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What is foreclosure?

Foreclosure is a civil lawsuit in which a bank, mortgage company or other lien holder seeks a court order to sell your property to satisfy a debt. If the court awards judgment to the lender, the lender can have the property sold at auction to pay off the mortgage debt. As a result of the foreclosure, you will lose whatever rights you have in the property.

From the filing of a foreclosure complaint to the auction sale of the property, the foreclosure process in Maine generally takes 10 to 16 months.  As a homeowner, you can participate fully in the process, and you have the right to request free mediation at the courthouse. However, since foreclosure is a legal process, you must follow certain rules carefully to protect your rights.

The Documents

Before a lender can start a foreclosure against you, the lender must deliver to you a Notice of default. You then have 35 days to make any overdue payments. If you don't pay the amount specified in the Notice of Default, the lender may start the foreclosure process.
Your lender may start the foreclosure lawsuit by filing a complaint with the court and by having you served with a Summonsand a copy of the Complaint.

The Summons tells you certain important information, such as the location of the court and the time limit for filing your response to the Complaint. The Complaintstates the plaintiff’s (bank or lender) position in the case, such as the nature of the default, the balance due on the mortgage, the identity of any other parties that may claim an interest in the property, and the request for a judgment ordering a sale of the property to satisfy the unpaid mortgage debt.

Filing an Answer

The first thing you should do is file a written Answer or Response. By filing a written Answer, you are telling the court that you are not ignoring the foreclosure and you want to participate in trying to save your house. Once you file the Answer, you will receive written notices of whatever is happening in court.

To make it easy for you to respond and to request court-supervised mediation, Maine law requires that when you are served with the other paperwork, the lendermust also provide you with a one-page Answer form that you can fill out, sign and return to the court in the envelope included. Each homeowner should complete his or her own form.

IMPORTANT:  If you fail to file an Answer or ask for mediation within 20 (twenty) days after the sheriff serves the Summons and Complaint on you, you will lose certain rights and opportunities to save your home.


When you mail your Answer to the court, you should also send a copy of your Answer to the lawyer for the lender, so he or she knows you wish to participate in the process.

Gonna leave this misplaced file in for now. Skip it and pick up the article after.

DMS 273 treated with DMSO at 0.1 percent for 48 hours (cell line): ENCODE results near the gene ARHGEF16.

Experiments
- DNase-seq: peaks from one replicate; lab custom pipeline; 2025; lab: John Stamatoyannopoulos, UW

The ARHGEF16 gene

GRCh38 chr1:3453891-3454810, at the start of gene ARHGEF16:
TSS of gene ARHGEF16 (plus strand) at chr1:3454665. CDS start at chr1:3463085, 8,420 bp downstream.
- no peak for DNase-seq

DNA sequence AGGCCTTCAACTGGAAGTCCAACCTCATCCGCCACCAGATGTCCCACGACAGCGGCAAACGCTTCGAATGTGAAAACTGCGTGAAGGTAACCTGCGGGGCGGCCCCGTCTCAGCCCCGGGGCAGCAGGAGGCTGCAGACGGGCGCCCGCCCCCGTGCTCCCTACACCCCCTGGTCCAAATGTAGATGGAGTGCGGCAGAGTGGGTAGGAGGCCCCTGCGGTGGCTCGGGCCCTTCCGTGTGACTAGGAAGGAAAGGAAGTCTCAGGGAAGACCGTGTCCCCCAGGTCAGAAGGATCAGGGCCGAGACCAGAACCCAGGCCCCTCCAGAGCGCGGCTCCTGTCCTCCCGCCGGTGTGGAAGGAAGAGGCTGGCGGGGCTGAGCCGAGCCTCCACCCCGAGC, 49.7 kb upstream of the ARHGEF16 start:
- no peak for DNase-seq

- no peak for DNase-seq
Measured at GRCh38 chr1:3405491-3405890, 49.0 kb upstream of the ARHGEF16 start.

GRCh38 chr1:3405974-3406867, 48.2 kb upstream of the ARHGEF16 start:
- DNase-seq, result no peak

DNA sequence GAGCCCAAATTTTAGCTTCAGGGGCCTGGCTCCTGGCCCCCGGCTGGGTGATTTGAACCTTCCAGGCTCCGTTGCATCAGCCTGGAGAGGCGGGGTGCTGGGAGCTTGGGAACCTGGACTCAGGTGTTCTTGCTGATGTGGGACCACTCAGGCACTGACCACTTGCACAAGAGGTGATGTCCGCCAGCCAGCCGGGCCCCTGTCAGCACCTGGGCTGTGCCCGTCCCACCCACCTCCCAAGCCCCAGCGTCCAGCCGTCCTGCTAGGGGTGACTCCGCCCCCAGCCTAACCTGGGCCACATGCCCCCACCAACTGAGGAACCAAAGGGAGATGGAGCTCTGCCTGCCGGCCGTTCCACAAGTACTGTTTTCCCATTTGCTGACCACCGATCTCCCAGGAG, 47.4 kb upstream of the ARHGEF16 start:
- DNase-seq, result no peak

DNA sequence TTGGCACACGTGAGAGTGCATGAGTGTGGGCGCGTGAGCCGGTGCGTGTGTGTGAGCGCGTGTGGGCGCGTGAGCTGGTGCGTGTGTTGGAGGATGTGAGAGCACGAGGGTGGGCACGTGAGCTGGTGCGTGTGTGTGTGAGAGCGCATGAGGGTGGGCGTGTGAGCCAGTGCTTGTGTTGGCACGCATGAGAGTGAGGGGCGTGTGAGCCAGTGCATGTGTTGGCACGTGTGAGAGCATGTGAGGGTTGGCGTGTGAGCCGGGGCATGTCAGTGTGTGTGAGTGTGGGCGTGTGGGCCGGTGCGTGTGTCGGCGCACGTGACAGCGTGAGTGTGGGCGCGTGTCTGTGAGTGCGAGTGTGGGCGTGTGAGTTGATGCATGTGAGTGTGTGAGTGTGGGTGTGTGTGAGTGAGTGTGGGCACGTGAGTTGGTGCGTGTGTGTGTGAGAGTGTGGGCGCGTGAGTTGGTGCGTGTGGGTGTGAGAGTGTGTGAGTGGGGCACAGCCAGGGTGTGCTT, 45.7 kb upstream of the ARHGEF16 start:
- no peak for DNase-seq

Once the court receives your written Answer and request for mediation, it will schedule an informational session to help you prepare your financial records. Then the court will schedule the actual mediation session. Carefully keep track of all court appointments, since if you do not appear you may lose the right to have your case mediated.

During this time you, your housing counselor or your lawyer can negotiate with the lender to see if you qualify for a loan modification program. If these negotiations are taking place, be certain that you don't forget about the ongoing court process. If the lender or a lawyer offers to temporarily stop the court process while you discuss alternatives, make sure you get that promise in writing, since some consumers receive an unpleasant surprise when they realize that the court process has continued while they thought they were negotiating on a loan modification plan.

Learn all you can about the mediation program by calling the court clerk or looking at information available on the Maine Judicial Branch's website.

If mediation is unsuccessful and if the court enters judgment against you, the property may be sold unless you are able to exercise your "right of redemption." This means that you need to find another source of financing and pay your current lender back the full amount of the mortgage loan, plus legal costs and fees (not just the payment arrears). The right of redemption exists for 90 days immediately following the court’s entry of the judgment. You have the right to remain in your home during the 90-day redemption period.  During the redemption period you may continue to try to work with your lender to find an alternative to foreclosure, and you may have other legal avenues of which an attorney could advise you.

If you do not "redeem" the property within the redemption period, you do not own the property any more. When the redemption period ends, you can be evicted by the lender in a very short time frame (48 hours) and there will likely be no further court hearings before this happens. The lender is entitled to possession of the property regardless of how much, or little, you still owe, the season of the year, or any other reason.

Notice of Sale/Auction

The lender's next step is to hold a public sale of the property. Notice of the sale must be published in the paper. The sale is often at the office of the foreclosure attorney, who also runs the sale. At the sale, the lender may bid on the property. The property is sold to the highest bidder.

After receiving the money from the sale, the lender will pay off the mortgage loan balance. Any remaining sales proceeds will be paid to any other lien holders or to you, as the court orders the lender. If, however, the sale price is less than the amount owed to the lender, the lender may be able to hold you responsible for the balance.